Africa-Press – Liberia. Like many governments across the world, the Liberia government has realized that being fully aware of the identities of people who ultimately control and benefit from companies, especially ones in the extractive industry, is crucial to fighting corruption and preventing illicit financial flows that most times engender drugs trafficking and terrorist financing.
Heeding calls for a more transparent extractive sector, the government through the Liberia Extractive Industry Transparency Initiative (LEITI), in Monrovia on Monday formally launched the ‘Opening Extractives Program’—a global program to advance beneficial ownership transparency.
It is a new cross-sector partnership between the Extractive Industries Transparency Initiative (EITI) and Open Ownership, supported by the BHP Foundation. It aims to end the use of anonymous companies linked to corruption and mismanagement in the extractive sector.
The initiative aims to make a dramatic and sustainable difference to the level of publicly available information on the individuals, who own and control extractive companies, LEITI Executive Director, Jeffrey N. Yates, told the audience at the occasion.
Liberia is one of 13 resource-rich countries across three continents that are benefiting from the program.
Mr. Yates that making beneficial ownership transparency the norm in the extractives sector can reduce the potential for corrupt activity in a sector that often yields significant revenues.
“We are of the conviction that this program will enhance greater transparency and accountability in the management of our national resources,” the LEITI boss said, while also disclosing that Liberia’s acceptance into the program was through an invitation extended by the IEITI.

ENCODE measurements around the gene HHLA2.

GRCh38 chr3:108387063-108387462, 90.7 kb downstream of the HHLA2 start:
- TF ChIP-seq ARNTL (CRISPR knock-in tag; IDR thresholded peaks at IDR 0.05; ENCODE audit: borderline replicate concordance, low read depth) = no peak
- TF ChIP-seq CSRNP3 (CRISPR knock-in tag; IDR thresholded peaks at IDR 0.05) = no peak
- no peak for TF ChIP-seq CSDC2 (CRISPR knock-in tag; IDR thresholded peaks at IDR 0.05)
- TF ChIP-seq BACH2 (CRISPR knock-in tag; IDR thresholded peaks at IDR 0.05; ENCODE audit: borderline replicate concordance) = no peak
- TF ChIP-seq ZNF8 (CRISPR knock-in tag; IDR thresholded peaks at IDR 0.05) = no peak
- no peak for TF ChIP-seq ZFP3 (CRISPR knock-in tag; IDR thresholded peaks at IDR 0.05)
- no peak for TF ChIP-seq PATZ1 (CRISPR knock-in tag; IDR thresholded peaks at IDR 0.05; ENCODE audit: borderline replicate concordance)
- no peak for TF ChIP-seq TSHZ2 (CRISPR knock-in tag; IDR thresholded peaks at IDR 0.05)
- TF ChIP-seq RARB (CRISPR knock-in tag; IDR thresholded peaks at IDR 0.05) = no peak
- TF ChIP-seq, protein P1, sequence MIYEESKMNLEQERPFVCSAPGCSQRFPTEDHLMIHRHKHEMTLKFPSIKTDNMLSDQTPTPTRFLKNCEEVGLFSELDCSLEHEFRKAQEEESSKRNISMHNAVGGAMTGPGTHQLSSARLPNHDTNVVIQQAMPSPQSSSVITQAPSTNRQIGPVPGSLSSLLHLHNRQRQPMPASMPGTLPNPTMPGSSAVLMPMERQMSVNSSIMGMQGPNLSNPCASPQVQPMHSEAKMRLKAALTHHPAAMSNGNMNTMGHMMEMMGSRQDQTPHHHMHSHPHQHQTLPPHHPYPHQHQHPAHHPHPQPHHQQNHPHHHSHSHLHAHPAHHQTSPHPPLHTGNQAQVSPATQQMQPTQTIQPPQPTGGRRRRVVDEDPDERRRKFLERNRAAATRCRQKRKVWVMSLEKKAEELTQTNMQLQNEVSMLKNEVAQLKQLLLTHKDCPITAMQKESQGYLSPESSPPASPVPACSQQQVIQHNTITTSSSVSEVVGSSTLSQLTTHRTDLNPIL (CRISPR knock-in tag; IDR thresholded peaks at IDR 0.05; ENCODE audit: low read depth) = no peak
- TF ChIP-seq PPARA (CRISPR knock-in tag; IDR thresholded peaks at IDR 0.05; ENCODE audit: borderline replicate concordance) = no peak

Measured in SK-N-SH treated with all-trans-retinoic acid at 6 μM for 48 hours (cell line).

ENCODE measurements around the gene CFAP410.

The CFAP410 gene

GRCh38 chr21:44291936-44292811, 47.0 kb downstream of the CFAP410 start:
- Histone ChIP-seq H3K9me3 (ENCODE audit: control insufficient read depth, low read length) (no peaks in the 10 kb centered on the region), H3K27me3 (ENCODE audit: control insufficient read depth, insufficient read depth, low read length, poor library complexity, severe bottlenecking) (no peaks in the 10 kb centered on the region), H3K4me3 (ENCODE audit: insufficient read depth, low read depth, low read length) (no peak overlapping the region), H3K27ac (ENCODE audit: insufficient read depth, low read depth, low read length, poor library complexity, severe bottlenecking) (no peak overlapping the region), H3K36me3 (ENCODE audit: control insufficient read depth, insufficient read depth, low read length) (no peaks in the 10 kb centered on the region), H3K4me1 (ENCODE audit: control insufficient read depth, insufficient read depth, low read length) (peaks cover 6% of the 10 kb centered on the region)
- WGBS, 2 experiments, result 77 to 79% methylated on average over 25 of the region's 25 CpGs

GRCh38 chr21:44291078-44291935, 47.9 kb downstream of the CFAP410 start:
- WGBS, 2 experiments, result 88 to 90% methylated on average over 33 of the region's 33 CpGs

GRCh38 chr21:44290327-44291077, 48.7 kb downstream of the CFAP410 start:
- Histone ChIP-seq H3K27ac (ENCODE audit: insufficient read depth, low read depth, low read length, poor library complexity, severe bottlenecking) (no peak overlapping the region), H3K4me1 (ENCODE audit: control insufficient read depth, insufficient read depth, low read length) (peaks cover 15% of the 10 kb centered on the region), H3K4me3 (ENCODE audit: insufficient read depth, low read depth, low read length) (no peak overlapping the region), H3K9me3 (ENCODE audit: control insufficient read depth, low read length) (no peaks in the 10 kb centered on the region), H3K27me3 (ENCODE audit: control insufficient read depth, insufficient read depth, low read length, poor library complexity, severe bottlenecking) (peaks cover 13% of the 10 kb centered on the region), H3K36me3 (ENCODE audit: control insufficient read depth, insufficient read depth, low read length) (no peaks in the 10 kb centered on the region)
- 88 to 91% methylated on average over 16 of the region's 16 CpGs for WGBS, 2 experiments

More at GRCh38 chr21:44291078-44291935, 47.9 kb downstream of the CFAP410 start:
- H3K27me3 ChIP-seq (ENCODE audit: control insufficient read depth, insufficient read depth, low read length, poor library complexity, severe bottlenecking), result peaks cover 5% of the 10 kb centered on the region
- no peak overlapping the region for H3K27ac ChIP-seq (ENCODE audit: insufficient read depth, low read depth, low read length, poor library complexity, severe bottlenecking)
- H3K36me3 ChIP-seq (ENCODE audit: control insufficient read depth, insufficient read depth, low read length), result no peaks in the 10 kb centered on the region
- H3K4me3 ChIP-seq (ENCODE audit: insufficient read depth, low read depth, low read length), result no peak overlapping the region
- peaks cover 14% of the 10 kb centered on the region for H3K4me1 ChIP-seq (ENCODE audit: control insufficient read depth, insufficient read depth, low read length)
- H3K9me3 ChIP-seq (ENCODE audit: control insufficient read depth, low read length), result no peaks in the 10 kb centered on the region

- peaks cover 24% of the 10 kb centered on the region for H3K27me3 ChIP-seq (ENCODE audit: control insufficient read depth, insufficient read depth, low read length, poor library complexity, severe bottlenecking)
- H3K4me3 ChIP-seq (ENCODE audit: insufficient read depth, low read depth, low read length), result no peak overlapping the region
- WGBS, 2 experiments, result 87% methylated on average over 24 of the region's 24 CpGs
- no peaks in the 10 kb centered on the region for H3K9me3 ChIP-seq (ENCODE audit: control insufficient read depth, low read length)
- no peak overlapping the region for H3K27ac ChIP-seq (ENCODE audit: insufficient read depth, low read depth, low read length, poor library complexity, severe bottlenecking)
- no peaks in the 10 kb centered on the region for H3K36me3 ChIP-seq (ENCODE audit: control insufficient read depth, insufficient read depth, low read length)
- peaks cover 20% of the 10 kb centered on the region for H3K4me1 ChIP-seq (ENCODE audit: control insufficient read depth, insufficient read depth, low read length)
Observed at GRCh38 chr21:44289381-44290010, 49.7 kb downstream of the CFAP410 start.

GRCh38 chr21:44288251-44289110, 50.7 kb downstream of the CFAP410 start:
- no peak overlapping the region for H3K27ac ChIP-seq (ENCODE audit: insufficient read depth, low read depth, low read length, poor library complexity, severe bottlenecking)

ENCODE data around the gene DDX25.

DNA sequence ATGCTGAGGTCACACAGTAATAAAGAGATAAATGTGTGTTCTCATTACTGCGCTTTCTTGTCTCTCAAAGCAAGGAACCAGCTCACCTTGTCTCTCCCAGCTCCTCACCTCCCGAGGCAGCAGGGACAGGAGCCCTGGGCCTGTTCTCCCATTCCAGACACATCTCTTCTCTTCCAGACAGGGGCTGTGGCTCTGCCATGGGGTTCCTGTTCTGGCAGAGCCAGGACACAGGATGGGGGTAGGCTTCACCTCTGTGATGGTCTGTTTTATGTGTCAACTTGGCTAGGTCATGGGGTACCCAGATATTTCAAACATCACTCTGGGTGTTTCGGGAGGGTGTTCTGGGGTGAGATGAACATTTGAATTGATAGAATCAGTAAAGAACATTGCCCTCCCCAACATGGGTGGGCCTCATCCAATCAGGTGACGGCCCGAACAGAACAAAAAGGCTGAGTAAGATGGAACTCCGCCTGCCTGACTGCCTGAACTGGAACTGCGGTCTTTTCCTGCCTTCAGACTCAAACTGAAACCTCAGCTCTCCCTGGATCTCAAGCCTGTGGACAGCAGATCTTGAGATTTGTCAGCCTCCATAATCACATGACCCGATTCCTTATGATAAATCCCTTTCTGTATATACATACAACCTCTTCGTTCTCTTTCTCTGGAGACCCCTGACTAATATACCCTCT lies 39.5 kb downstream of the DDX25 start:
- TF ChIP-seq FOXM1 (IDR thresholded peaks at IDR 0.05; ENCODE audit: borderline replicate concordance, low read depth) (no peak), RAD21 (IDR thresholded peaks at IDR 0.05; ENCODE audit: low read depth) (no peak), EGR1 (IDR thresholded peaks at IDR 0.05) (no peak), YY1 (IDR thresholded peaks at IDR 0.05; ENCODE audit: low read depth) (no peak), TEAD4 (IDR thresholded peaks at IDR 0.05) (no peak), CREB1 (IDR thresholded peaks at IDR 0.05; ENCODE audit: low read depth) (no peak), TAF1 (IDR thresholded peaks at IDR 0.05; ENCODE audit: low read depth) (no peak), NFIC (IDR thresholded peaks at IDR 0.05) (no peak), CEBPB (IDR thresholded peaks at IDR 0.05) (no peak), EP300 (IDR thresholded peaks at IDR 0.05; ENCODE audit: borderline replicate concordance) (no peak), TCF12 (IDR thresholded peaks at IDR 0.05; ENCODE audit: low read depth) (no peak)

By William Q. Harmon, Contributing Writer
In addition to LEITI, the Liberia Business Registry and the Liberia Revenue Authority, make up a national steering committee that is driving the initiative.
“Let us commit ourselves to this program. This is an initiative that Liberia stands to benefit hugely,” Yates told the audience.
The program is also an end result of the 2019 EITI standard special requirement 2.5 that deals with the ‘Beneficial Ownership Registry’—which is on the verge of being established in Liberia.
It is no secret that anonymous companies remain a major obstacle in the fight against money laundering and corruption. They enable corrupt and criminal actors, often with close political connections, to hide behind chains of companies registered in multiple jurisdictions.
Deputy Finance Minister, Samora P. Z. Wolokollie said the government sees the program as an eye-opener in the governance, effective management of the extractive sector, and as a medium by which greater transparency can be exercised over the country’s natural resources.
“This is an essential tool aimed at mobilizing stakeholders and creating public awareness for the opening extractive program in the country,” Minister Wolokollie, who officially launched the program, noted. He proxy for Finance Minister Samuel Tweah who is out of the country.
The government relies strongly on the flowing of revenues from resources in the extractive sector to support the national budget every fiscal year, and as such, the Minister said the program aligns to the core of the Coalition for Democratic Change (CDC) government national development agenda, the Pro-Poor Agenda for Prosperity and Development that deals with governance and transparency.